For the love of the horse

Meet Team Thoroughbred’s Dedicated Equine Welfare Vet Keeping An Eye On Retired Racehorses

Julieanne Horsman

If you’ve recently rehomed an off the track Thoroughbred from New South Wales, you can expect a house call from Dr Carly Garling in the near future. The dedicated equine welfare veterinarian is one of two appointed by Racing NSW specifically to monitor retired racehorses in their new homes.

Dr Carly Garling is one of Racing NSW’s equine welfare veterinarians.

Each day Racing Australia updates its database of retired racehorses including their new location and person responsible for their welfare. From that, Dr Garling chooses a handful of horses from a similar area and phones their new owners to arrange a time to visit.

“It’s important that these horses are where the previous owner has declared they are,” she said. “We also ensure they are receiving adequate care.”

Every inspection includes a microchip scan, basic examination of the horse and an assessment of its surroundings. The vet will talk to the new owner about their plans for the horse and address any queries or concerns either party has.

“Thoroughbred owners need not be scared of us,” Dr Garling said. “We’re not out to take anyone’s horses. Most people are doing the right thing which is great to see. Sometimes you might find a horse lacking a bit of condition but that can be managed. The most common mistake people make is thinking grass will be enough for their Thoroughbred.”

Dr Garling recommends finding out your horse’s previous diet and routine and gradually adjusting it.

“Off the track Thoroughbreds are accustomed to being hand-fed every meal, regularly given fresh water and rugged daily,” she said. “It may sound silly but retired racehorses may not know how to drink from a dam and if it’s their only option in a paddock there could be serious consequences.”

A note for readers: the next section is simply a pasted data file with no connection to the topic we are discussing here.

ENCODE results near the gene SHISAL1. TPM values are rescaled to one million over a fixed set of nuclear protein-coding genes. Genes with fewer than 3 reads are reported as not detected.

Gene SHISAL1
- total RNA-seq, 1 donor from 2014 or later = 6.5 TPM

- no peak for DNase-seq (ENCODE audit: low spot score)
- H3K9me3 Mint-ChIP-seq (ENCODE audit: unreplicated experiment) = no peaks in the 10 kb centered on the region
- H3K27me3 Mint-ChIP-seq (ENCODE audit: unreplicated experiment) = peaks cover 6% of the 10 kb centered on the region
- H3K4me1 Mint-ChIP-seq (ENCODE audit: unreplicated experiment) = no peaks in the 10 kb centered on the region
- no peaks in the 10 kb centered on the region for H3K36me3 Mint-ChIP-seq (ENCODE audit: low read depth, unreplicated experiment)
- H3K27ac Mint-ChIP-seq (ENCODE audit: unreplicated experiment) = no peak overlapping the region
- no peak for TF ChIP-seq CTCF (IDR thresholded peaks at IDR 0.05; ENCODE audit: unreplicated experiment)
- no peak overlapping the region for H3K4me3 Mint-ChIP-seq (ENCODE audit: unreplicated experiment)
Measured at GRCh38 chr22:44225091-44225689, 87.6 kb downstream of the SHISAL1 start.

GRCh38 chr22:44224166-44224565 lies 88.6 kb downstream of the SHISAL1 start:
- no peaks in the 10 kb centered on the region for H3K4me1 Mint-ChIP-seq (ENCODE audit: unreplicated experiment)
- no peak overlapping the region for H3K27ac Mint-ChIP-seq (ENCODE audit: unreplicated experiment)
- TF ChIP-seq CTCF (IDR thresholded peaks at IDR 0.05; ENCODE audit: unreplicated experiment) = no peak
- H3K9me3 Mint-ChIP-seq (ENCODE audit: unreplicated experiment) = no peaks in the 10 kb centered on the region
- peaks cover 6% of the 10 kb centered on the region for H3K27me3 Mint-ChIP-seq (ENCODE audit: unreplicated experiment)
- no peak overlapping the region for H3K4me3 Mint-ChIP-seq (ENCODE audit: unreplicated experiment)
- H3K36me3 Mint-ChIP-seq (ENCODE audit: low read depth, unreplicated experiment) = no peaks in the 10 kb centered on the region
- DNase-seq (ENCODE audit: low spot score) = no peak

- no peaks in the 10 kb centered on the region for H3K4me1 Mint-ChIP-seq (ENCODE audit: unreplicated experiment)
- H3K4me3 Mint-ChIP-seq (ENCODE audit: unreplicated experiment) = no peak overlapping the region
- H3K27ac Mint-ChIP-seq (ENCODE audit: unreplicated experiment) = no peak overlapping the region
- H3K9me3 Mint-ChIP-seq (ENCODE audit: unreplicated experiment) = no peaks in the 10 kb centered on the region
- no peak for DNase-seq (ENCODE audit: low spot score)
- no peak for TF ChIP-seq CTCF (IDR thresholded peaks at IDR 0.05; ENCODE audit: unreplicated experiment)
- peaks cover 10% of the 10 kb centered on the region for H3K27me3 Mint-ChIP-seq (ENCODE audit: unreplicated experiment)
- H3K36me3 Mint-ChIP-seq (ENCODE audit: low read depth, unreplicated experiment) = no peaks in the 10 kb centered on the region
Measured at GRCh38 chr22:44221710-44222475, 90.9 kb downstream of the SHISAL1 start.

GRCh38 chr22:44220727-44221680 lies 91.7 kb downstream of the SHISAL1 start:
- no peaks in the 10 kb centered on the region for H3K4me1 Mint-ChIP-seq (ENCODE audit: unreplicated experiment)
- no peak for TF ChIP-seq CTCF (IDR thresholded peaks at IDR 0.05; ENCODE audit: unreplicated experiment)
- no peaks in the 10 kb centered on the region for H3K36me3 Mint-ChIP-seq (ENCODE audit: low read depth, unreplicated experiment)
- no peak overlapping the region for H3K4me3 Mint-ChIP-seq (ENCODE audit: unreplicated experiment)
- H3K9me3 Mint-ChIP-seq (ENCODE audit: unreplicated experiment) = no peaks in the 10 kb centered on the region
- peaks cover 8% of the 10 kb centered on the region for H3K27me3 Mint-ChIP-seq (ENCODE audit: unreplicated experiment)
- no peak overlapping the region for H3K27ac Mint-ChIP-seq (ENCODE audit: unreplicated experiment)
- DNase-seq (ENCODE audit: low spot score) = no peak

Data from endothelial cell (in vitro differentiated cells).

Carly in action on her first Thoroughbred, Tennant Creek.

As part of her role, Dr Garling also investigates reports of neglect and concerns for welfare. She urges anyone who finds themselves in a situation where they are struggling to care for their horse to contact Team Thoroughbred for help. If need be, Thoroughbreds which have spent most of the life in NSW can be surrendered to Team Thoroughbred where they will be cared for, retrained and rehomed.

Dr Garling joined Team Thoroughbred NSW, Racing NSW’s equine welfare division, at the start of 2020 having done casual work at the races for the past three and a half years while also operating her own private practice in Wollondilly Shire. She is a talented rider herself and competed in one-star eventing from the age of 18 on an off the track Thoroughbred named Tennant Creek. The big chestnut gelding was originally trained at Hawkesbury by Michael Wilson and Dean Tanti piloted him to his one and only race victory at Goulburn in August 1998.

“When the opportunity came up to work with Team Thoroughbred I jumped at it,” she said. “Having grown up riding off the track Thoroughbreds it was a passion of mine I had to follow.

“The best part of my job is seeing these horses in a new home where they are loved and appreciated for a completely different reason to being a racehorse. There is so much value in a Thoroughbred. They’re beautiful, versatile horses that come with exceptional training.”

Minimum Standards and guidelines for equine welfare can be found here.

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Team Thoroughbred NSW is a Racing NSW Initiative